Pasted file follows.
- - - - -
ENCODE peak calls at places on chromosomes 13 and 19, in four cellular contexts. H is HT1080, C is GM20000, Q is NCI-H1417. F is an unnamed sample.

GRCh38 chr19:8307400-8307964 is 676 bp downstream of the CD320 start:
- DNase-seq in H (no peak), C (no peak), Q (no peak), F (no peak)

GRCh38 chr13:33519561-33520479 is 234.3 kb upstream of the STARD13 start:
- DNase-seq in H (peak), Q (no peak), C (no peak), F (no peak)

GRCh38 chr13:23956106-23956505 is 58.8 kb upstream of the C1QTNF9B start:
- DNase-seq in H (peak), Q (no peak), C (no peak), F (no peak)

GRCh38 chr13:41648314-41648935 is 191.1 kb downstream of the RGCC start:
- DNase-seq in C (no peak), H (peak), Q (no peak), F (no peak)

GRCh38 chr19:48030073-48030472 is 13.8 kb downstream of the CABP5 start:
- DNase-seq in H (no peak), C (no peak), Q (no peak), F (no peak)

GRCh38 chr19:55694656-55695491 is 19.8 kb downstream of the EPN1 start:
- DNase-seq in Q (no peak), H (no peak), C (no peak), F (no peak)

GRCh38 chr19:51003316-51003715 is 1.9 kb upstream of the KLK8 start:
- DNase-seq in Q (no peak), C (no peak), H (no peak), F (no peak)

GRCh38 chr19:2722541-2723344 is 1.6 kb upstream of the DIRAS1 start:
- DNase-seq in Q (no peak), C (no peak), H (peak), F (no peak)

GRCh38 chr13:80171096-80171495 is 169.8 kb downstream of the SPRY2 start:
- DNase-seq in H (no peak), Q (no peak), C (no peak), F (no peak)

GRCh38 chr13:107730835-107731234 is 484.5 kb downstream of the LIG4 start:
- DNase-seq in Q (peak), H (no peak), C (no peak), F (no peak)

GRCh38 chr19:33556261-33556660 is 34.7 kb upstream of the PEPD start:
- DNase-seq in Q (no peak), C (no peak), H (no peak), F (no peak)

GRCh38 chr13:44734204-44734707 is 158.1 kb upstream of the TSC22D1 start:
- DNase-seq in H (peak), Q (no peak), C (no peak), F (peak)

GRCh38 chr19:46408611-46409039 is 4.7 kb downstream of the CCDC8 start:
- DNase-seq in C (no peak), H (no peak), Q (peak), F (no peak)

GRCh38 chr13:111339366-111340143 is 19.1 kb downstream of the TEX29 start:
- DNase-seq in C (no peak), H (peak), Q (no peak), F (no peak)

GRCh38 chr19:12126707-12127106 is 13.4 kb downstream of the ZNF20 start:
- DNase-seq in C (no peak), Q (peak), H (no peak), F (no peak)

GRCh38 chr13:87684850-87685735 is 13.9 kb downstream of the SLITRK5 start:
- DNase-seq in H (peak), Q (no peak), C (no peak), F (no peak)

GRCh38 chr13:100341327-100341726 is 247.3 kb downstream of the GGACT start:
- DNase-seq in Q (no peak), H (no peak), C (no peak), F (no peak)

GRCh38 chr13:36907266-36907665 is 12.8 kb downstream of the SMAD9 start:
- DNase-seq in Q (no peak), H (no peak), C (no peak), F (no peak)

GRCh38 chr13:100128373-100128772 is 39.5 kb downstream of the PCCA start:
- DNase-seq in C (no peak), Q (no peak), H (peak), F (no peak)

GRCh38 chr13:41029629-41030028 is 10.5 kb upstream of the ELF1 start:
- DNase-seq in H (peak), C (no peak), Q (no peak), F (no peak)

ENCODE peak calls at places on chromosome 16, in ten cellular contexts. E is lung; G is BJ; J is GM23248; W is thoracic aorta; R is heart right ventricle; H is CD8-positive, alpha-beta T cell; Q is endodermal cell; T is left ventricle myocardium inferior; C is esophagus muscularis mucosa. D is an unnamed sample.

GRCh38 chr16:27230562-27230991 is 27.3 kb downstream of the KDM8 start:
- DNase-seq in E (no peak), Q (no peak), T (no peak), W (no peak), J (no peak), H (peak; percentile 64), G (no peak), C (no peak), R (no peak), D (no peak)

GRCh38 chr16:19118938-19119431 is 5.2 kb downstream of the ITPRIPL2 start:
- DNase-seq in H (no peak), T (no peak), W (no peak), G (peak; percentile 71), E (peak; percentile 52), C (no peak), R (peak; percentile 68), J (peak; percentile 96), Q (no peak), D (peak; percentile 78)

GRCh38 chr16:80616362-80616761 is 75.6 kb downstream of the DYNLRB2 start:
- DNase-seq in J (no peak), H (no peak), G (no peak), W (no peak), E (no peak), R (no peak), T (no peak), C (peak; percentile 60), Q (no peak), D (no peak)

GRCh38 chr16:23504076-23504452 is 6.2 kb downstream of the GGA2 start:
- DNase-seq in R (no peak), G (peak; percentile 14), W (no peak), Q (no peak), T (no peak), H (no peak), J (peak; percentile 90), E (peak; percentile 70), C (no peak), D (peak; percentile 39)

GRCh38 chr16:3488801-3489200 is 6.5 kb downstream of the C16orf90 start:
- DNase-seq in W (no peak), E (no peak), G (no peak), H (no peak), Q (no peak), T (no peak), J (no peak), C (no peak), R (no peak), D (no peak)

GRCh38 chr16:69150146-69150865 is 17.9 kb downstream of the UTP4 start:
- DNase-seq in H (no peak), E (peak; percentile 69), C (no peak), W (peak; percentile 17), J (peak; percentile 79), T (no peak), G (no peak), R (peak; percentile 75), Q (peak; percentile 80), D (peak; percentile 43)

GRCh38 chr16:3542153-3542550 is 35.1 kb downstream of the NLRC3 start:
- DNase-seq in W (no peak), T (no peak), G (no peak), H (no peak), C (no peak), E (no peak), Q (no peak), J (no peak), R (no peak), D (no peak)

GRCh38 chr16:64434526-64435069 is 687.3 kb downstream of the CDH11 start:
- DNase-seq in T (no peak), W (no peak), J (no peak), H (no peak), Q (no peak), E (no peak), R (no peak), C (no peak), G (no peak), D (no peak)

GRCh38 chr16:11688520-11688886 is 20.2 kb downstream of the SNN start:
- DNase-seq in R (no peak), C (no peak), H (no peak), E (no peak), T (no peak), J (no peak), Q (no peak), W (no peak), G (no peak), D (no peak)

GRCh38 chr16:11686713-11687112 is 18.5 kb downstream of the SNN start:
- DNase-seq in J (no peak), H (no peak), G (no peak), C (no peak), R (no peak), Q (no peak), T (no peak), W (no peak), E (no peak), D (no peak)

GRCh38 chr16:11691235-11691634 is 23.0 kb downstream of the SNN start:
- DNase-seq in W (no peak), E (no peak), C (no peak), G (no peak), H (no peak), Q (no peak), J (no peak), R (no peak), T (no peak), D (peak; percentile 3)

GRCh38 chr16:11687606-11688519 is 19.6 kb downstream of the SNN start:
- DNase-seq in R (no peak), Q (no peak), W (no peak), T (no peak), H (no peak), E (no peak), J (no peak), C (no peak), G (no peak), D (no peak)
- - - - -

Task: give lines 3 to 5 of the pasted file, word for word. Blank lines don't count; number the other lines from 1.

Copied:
- DNase-seq in H (no peak), C (no peak), Q (no peak), F (no peak)

GRCh38 chr13:33519561-33520479 is 234.3 kb upstream of the STARD13 start:
- DNase-seq in H (peak), Q (no peak), C (no peak), F (no peak)